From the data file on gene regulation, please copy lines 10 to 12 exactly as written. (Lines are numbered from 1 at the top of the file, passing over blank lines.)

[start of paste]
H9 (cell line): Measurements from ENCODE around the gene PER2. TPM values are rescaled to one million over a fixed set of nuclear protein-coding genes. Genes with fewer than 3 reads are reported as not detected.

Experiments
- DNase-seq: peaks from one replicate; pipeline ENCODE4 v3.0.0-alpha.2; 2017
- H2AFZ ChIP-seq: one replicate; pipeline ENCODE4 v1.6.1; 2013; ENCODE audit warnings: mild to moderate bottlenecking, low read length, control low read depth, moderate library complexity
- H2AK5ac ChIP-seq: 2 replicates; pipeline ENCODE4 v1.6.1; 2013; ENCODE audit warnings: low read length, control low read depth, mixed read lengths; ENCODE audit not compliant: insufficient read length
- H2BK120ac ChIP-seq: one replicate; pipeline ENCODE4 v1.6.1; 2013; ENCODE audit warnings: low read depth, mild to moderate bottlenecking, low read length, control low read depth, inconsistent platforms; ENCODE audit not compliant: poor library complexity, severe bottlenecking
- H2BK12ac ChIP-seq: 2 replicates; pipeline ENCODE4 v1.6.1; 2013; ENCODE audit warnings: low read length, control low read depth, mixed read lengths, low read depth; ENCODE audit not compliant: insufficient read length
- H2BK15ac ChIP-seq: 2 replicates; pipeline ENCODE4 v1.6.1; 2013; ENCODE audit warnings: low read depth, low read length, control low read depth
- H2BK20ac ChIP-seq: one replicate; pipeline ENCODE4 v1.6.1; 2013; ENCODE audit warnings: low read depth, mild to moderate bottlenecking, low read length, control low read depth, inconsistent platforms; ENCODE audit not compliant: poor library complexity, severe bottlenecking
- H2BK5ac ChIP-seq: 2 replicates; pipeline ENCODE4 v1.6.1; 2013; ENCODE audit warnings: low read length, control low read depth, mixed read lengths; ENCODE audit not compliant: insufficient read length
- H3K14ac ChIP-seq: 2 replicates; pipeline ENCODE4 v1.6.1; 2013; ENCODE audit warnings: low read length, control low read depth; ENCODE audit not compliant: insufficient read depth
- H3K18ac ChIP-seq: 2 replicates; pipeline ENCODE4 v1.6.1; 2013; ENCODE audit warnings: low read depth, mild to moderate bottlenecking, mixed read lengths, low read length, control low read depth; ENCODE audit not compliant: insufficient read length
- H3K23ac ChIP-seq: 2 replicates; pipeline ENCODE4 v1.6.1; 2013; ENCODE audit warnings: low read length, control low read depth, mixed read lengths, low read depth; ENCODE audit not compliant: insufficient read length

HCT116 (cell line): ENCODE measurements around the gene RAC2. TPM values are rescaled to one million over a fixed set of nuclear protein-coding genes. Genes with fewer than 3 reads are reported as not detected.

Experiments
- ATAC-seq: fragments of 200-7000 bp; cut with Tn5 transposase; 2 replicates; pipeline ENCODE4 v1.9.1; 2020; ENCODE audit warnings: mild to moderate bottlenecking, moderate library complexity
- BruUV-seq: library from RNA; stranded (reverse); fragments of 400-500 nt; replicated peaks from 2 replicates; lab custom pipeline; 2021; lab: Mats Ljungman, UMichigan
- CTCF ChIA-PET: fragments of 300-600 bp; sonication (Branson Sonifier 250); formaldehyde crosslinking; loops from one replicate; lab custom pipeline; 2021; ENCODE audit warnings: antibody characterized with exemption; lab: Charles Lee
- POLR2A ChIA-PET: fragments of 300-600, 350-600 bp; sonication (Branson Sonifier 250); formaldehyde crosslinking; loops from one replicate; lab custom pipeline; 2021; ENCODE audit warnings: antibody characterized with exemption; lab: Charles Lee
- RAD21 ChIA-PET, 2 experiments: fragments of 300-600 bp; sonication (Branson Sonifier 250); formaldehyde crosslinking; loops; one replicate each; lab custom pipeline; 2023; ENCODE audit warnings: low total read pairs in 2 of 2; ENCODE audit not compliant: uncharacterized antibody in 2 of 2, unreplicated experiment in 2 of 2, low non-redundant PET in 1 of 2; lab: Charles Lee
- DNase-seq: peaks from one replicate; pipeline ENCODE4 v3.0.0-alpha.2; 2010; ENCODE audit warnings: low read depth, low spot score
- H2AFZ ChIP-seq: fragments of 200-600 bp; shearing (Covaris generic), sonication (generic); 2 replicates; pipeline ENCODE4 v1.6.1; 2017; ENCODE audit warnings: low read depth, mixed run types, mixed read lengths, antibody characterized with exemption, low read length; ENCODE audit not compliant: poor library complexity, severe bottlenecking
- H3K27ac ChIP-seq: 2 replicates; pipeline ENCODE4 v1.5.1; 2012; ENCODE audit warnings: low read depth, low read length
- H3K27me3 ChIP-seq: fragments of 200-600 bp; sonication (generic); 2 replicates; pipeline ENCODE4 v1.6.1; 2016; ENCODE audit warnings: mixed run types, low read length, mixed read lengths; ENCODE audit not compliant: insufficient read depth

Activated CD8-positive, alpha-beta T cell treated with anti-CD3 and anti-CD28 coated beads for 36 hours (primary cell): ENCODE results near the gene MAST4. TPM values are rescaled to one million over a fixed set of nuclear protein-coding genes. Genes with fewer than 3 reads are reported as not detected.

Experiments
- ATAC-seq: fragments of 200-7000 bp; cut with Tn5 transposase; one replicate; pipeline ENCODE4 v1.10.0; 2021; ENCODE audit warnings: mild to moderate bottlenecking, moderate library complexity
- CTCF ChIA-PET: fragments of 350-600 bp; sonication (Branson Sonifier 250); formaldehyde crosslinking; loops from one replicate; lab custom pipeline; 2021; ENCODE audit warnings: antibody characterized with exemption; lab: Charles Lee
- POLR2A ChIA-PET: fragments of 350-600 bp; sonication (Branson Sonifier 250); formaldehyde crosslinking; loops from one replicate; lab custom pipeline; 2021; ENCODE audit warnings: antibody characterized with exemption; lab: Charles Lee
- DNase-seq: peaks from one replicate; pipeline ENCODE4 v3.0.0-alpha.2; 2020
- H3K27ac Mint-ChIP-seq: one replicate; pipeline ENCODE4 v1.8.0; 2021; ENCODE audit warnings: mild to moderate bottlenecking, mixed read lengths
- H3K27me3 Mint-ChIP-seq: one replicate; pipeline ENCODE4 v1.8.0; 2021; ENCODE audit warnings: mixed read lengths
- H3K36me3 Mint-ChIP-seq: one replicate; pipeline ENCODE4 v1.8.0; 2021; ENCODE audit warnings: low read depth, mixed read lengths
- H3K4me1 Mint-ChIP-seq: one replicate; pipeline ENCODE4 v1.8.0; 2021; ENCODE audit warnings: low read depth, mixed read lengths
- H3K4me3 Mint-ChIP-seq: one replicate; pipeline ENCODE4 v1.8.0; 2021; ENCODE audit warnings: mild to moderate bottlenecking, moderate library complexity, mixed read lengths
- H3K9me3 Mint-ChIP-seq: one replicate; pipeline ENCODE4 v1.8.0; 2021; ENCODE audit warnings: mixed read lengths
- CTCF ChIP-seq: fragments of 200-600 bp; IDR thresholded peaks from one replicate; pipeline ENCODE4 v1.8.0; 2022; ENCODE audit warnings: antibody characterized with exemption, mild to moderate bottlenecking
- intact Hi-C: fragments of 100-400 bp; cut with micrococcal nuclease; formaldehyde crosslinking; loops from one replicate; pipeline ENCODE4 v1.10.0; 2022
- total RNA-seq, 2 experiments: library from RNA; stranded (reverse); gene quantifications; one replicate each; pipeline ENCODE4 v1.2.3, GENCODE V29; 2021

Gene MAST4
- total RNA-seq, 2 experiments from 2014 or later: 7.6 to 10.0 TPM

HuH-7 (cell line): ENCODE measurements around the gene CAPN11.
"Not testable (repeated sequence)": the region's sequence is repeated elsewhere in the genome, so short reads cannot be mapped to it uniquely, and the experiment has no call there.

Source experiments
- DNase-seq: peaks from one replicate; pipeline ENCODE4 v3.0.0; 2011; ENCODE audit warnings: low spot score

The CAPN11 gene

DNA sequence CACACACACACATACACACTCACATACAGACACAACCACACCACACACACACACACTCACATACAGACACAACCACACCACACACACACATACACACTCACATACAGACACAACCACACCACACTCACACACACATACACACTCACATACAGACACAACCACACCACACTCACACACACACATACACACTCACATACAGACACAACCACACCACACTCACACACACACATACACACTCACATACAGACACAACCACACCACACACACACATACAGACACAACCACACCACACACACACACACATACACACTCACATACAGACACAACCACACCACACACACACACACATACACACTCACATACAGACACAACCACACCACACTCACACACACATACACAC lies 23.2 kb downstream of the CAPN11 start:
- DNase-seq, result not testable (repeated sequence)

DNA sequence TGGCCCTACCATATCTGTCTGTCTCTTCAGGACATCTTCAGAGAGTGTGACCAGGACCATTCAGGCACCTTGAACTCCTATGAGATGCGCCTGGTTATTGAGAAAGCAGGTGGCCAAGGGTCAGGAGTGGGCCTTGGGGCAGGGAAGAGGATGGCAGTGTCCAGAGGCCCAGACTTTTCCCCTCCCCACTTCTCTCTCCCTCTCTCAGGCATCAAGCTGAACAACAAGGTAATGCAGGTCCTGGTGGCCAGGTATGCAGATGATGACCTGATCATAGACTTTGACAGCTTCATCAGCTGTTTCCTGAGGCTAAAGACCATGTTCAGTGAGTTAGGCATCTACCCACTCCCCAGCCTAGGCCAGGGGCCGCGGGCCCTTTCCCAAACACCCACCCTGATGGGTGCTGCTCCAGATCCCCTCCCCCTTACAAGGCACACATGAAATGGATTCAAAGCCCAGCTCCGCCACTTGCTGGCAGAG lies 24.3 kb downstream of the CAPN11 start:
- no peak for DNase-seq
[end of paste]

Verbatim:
- H2BK5ac ChIP-seq: 2 replicates; pipeline ENCODE4 v1.6.1; 2013; ENCODE audit warnings: low read length, control low read depth, mixed read lengths; ENCODE audit not compliant: insufficient read length
- H3K14ac ChIP-seq: 2 replicates; pipeline ENCODE4 v1.6.1; 2013; ENCODE audit warnings: low read length, control low read depth; ENCODE audit not compliant: insufficient read depth
- H3K18ac ChIP-seq: 2 replicates; pipeline ENCODE4 v1.6.1; 2013; ENCODE audit warnings: low read depth, mild to moderate bottlenecking, mixed read lengths, low read length, control low read depth; ENCODE audit not compliant: insufficient read length